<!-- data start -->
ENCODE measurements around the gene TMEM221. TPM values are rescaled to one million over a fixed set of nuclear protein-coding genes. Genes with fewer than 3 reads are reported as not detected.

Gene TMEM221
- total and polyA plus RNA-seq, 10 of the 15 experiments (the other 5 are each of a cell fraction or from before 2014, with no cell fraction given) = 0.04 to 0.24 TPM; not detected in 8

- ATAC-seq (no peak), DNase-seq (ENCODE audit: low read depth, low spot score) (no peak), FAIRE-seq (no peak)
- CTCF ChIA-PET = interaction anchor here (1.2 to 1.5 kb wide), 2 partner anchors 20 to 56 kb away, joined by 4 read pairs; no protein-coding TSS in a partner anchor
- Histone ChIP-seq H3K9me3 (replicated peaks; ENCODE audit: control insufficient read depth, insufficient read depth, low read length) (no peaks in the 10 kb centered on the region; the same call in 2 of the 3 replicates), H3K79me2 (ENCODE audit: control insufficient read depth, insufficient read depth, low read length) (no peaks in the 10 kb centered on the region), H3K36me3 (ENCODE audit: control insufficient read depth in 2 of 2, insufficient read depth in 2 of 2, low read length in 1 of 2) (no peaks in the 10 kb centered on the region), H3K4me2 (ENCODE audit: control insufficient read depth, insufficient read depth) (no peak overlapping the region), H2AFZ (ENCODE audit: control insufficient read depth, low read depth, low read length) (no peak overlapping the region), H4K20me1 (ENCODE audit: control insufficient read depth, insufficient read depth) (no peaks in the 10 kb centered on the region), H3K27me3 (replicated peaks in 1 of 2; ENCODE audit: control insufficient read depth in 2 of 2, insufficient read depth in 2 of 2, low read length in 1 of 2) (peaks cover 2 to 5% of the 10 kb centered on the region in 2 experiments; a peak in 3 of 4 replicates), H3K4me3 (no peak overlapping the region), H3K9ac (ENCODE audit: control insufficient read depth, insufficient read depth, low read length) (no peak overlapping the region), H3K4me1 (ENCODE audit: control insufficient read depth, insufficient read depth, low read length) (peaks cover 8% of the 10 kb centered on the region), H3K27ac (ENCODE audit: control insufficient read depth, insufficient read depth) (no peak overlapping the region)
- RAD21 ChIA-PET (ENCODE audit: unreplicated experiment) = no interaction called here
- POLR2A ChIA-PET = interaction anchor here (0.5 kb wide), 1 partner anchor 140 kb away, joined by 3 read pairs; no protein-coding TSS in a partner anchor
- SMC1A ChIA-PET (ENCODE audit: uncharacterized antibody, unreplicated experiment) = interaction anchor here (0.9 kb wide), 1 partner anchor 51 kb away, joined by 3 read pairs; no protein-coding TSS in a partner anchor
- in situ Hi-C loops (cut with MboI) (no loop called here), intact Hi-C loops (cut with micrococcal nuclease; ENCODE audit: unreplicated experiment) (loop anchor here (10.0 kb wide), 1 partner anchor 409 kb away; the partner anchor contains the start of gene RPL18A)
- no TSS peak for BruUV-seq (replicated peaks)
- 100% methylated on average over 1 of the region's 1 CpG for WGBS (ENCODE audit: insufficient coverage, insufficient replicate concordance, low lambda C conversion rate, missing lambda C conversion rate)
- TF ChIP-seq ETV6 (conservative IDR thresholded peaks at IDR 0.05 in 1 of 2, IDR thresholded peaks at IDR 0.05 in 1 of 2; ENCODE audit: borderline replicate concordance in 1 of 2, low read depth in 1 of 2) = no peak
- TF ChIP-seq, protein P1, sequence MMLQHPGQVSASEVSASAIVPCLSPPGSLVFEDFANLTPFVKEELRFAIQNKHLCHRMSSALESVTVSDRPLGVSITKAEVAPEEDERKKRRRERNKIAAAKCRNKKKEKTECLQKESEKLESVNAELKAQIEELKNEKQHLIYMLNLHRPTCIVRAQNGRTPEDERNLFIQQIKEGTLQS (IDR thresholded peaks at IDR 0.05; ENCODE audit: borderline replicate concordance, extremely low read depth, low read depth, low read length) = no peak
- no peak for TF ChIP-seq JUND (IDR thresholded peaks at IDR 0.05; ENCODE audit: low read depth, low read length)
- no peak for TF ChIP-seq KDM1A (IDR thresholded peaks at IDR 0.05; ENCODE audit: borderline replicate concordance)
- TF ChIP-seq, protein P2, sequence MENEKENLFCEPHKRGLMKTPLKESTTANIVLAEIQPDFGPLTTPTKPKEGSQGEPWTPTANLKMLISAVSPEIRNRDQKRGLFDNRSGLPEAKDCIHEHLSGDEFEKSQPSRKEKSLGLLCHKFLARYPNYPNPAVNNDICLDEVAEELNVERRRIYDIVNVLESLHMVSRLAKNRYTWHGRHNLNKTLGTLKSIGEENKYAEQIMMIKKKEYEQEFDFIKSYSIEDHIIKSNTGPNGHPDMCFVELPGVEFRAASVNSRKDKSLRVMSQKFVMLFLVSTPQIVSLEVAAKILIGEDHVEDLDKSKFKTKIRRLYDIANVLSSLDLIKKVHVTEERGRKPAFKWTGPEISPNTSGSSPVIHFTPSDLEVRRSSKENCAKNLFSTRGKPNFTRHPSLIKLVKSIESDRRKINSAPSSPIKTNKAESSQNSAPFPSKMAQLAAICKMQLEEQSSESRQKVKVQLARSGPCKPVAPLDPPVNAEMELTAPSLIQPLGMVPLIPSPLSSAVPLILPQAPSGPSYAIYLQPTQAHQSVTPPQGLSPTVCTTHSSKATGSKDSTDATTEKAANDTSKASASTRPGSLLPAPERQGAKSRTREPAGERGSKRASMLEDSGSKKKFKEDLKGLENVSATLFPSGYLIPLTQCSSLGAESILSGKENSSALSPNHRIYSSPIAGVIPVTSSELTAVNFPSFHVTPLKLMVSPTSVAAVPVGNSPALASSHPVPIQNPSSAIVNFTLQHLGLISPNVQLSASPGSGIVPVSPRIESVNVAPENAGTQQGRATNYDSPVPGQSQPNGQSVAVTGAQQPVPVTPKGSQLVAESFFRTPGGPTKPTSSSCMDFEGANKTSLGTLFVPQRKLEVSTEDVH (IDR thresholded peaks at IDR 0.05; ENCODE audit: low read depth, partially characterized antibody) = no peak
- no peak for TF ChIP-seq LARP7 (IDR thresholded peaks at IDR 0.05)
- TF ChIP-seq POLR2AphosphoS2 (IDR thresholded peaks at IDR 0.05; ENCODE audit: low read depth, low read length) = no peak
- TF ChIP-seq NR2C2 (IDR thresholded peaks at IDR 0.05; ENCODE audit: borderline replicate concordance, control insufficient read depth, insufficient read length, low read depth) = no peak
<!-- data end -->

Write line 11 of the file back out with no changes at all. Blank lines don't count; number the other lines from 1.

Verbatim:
- no TSS peak for BruUV-seq (replicated peaks)